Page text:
SANTA CLARA, Calif. — San Francisco 49ers quarterback Jimmy Garoppolo acknowledged Friday that in the days after tearing his ACL, he spent plenty of time replaying that situation, as well as others before it, in his head before soon coming to a point of acceptance and moving on.
“I think just the overall acceptance of it initially, it was tough,” Garoppolo said. “I have never had a serious injury like this so it’s different, but we’re very positive now.”
Given a little more than a month to reflect on the play that led to the season-ending knee injury he suffered on Sept. 23, Garoppolo said his future approach in similar situations could change but only to an extent.
“I’ve always been pretty cautious, so that was kind of the freak accident of the play,” Garoppolo said, addressing reporters Friday for the first time since the injury. “I don’t know if it was just instinct or what, to cut back like that. But it is what it is. Your style of play, I think, will alter initially. But eventually, everyone keeps telling me you’ll get back to how your legs were before, just as strong if not stronger. It’s all about putting in the work right now — coming back stronger than I was before, mentally being better and just overall being better.”
Garoppolo, speaking while standing with crutches, suffered the injury against the Kansas City Chiefs when he scrambled down the sideline and opted to stay in bounds to try to gain more yards rather than stepping out of bounds. He took an awkward step near the sideline as his left leg buckled underneath him and he ran into Chiefs cornerback Steven Nelson. After the game, Chiefs defensive end Justin Houston said Garoppolo was at fault for not stepping out of bounds.
Garoppolo had his surgery performed in Los Angeles, where he spent the first couple of weeks post-injury watching the Niners from a couch. He’s made progress in the time since, attending his first game in a team box last week against the Los Angeles Rams.
The 49ers are 0-4 since Garoppolo’s injury and 3-28 in games started by a quarterback other than him over the past three seasons. They are 6-2 with him as the starter in that span.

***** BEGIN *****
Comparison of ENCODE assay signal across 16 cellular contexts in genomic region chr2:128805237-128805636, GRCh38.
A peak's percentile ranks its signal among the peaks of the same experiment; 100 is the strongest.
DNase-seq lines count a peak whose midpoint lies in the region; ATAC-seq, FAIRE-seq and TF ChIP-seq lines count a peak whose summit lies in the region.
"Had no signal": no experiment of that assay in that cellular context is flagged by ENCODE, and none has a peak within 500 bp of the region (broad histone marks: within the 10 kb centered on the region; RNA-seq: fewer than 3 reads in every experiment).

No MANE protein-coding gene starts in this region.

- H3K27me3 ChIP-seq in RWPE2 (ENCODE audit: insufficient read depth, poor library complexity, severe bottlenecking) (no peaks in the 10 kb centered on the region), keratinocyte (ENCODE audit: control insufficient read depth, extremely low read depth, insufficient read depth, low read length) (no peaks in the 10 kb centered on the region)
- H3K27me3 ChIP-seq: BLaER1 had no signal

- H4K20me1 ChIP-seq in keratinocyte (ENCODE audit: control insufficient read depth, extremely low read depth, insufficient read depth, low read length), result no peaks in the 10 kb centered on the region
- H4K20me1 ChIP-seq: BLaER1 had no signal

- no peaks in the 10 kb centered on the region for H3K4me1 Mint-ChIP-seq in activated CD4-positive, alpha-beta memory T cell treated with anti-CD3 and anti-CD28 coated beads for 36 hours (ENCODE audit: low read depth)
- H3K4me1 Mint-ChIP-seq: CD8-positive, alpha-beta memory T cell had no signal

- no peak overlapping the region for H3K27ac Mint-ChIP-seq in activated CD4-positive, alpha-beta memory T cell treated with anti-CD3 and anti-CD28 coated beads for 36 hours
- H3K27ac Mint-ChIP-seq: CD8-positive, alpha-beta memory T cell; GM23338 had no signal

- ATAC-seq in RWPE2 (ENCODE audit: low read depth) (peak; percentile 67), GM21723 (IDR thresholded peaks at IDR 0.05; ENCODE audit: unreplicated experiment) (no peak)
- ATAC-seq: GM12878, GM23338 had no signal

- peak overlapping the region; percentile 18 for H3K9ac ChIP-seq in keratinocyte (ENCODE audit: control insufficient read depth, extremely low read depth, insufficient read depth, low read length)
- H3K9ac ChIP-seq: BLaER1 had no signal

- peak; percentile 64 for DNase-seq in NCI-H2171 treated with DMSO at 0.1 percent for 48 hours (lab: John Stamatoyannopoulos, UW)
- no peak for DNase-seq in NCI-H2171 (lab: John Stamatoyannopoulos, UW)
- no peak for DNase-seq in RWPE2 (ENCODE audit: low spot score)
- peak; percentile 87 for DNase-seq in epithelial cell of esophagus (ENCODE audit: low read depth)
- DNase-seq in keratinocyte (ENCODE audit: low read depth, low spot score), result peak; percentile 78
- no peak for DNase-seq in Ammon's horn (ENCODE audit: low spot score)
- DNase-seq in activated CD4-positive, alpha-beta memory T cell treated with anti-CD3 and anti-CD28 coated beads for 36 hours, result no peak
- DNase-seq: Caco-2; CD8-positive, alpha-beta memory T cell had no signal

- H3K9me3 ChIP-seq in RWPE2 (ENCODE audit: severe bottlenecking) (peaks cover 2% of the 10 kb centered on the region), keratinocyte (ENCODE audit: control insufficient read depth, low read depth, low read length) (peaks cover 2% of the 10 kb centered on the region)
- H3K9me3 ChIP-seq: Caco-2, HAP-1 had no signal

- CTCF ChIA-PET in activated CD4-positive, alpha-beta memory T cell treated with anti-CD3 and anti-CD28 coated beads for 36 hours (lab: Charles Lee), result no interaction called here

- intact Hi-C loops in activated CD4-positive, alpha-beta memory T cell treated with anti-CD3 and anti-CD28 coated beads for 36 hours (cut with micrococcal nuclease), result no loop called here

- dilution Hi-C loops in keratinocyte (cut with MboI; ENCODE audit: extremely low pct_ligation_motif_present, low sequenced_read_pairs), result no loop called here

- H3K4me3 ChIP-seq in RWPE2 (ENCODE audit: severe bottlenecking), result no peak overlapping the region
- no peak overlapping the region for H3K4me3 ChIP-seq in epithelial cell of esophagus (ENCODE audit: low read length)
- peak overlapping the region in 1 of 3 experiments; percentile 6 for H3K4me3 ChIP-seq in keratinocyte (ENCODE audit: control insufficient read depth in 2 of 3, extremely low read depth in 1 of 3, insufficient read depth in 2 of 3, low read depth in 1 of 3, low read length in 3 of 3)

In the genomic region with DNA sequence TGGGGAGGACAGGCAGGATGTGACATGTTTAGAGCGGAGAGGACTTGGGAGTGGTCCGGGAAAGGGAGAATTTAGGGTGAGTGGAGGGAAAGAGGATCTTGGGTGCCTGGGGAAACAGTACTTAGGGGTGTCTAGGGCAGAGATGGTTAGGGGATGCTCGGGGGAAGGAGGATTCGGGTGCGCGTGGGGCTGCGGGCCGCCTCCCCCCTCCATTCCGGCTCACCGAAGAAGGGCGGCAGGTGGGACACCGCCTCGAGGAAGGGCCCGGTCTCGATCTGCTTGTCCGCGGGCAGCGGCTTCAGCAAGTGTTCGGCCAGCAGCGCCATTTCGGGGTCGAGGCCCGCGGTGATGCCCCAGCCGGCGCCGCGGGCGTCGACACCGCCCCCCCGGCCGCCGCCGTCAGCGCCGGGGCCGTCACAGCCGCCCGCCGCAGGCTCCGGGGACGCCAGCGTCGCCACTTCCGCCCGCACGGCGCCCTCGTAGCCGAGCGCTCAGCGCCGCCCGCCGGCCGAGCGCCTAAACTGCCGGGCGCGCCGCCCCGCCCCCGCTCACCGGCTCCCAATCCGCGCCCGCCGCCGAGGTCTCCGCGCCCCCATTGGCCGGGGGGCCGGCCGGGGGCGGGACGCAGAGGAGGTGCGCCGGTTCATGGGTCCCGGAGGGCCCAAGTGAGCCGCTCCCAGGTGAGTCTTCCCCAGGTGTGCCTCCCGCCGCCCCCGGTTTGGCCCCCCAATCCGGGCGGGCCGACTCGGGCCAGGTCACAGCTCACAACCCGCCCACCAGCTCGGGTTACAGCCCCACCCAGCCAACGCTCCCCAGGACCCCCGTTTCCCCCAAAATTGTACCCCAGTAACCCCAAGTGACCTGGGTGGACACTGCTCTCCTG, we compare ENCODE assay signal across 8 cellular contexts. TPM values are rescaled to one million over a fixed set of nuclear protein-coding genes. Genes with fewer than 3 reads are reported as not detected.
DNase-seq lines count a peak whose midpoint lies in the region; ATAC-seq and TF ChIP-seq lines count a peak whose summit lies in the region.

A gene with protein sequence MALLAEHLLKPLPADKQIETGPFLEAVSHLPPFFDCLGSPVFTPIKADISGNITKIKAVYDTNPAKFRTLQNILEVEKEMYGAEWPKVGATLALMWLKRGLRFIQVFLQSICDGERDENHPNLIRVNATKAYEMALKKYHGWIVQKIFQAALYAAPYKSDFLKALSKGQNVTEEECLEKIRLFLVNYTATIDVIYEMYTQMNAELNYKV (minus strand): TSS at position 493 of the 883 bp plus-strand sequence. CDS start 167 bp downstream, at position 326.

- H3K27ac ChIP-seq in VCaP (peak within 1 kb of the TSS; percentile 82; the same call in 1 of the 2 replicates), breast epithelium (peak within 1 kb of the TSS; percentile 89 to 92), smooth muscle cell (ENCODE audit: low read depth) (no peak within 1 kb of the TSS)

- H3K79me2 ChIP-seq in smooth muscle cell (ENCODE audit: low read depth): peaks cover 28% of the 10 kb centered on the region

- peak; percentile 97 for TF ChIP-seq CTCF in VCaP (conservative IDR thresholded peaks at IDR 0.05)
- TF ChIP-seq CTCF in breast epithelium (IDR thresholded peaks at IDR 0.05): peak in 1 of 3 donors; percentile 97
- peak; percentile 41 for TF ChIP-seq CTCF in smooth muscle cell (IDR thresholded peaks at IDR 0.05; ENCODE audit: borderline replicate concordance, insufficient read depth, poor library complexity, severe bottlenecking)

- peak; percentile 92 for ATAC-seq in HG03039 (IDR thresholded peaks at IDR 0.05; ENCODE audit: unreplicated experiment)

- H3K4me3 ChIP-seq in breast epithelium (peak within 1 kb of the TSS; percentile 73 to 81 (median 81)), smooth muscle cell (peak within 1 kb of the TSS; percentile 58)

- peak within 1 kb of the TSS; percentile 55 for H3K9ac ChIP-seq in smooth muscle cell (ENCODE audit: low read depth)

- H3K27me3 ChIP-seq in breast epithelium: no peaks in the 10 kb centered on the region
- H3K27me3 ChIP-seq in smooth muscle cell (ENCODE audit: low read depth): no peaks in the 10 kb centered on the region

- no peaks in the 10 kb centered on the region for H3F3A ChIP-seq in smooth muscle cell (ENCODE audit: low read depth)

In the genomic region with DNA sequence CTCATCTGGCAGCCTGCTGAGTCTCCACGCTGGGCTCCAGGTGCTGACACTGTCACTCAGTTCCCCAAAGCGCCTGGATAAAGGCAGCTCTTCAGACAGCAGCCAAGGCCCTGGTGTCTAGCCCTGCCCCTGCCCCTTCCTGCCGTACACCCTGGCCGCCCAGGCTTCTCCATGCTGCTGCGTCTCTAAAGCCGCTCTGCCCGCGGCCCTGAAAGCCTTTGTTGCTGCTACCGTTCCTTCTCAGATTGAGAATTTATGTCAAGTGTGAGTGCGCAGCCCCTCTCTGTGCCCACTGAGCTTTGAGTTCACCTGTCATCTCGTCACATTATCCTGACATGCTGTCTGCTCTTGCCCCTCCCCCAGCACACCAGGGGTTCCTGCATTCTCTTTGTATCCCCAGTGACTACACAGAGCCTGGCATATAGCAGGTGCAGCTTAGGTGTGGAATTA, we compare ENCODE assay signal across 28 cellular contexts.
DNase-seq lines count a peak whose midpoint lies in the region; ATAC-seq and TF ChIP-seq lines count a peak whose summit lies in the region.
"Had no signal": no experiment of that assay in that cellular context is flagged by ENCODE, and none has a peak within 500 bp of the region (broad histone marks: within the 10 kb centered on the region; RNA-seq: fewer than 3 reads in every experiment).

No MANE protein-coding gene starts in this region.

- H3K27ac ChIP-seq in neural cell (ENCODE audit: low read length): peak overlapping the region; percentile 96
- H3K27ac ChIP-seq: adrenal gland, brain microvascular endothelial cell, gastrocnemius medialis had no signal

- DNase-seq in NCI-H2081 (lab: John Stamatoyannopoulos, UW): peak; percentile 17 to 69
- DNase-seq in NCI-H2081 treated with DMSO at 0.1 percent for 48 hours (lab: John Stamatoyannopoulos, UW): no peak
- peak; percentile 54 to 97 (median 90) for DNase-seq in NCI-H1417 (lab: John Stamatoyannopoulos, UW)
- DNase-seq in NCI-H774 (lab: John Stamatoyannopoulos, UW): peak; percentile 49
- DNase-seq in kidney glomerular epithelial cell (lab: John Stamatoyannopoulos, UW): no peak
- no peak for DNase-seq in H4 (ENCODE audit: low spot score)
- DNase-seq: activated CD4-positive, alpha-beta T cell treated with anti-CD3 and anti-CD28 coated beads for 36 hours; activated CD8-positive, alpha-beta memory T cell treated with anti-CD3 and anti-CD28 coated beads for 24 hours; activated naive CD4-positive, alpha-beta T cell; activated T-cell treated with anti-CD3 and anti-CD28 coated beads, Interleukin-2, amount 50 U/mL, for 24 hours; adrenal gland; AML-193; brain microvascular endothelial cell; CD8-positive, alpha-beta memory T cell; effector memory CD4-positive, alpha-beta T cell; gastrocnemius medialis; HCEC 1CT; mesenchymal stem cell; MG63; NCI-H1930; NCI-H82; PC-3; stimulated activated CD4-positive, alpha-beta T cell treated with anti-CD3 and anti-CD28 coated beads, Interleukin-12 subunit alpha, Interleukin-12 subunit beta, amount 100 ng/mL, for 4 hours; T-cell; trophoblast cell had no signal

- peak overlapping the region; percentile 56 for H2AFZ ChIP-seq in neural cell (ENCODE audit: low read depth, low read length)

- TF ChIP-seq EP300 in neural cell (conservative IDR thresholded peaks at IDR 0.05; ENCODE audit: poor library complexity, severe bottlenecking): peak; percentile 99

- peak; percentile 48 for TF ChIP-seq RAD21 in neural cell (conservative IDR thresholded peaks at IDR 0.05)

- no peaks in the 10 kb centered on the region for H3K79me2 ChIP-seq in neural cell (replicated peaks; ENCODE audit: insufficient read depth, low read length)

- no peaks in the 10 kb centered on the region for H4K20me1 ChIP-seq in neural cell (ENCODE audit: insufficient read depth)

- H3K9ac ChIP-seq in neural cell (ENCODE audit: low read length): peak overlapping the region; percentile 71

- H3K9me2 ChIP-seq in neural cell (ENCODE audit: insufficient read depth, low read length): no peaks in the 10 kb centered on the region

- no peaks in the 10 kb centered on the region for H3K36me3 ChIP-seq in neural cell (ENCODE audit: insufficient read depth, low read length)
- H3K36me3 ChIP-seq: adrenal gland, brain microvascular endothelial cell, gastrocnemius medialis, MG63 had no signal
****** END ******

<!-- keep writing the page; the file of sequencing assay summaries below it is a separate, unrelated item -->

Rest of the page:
At some point, the Niners hope Garoppolo can be on the sideline for games or practices, though that can’t happen until he is able to protect himself from further injury.
Aside from the torn ACL, Garoppolo said there were a “couple little things” that also needed repairing but nothing else was torn. Garoppolo is now far enough removed from the surgery that the stitches have been removed, the scar has healed and he can begin doing rehab in a swimming pool.
Doctors have told Garoppolo he’s approximately another two weeks from being able to get rid of the crutches and start walking on his own again. Aside from that, there’s no timeline for any football activities, though there’s hope he will be able to begin throwing again in the spring.
“It will be a good test for sure,” Garoppolo said. “It’s a long process and so you can’t look too far ahead and start thinking about things that don’t matter right now. So, I think [it’s] just staying locked in every day and trying to get better.”
In the meantime, Garoppolo intends to do what he can to help the Niners in any way possible. When his rehab schedule allows, he’s already been attending team meetings and has made himself available in the locker room to answer any questions his teammates might have.
“I’m trying to approach it as a coach almost,” Garoppolo said. “You can do all the mental stuff the same like you did before, if not more because you have more time now. During the game, you’re not out there, so you’re seeing it all from the press box or on TV, whatever it is. So, it’s a different perspective, but I’m trying to use it to my advantage.”
Although Garoppolo will miss valuable snaps this year, he also can still learn plenty from watching, according to coach Kyle Shanahan.
“Obviously he can’t go through this season and get that experience, but there’s still a lot of experience he could get,” Shanahan said. “He can go through the game plan each week, prepare like he is playing, at least mentally, get something out of the games … Those are things he has to go through fully mentally. You’d love for him to do it both physically and mentally. One was taken away from him so he’s still got to get something out of this, and you can get a lot on the other half of it.”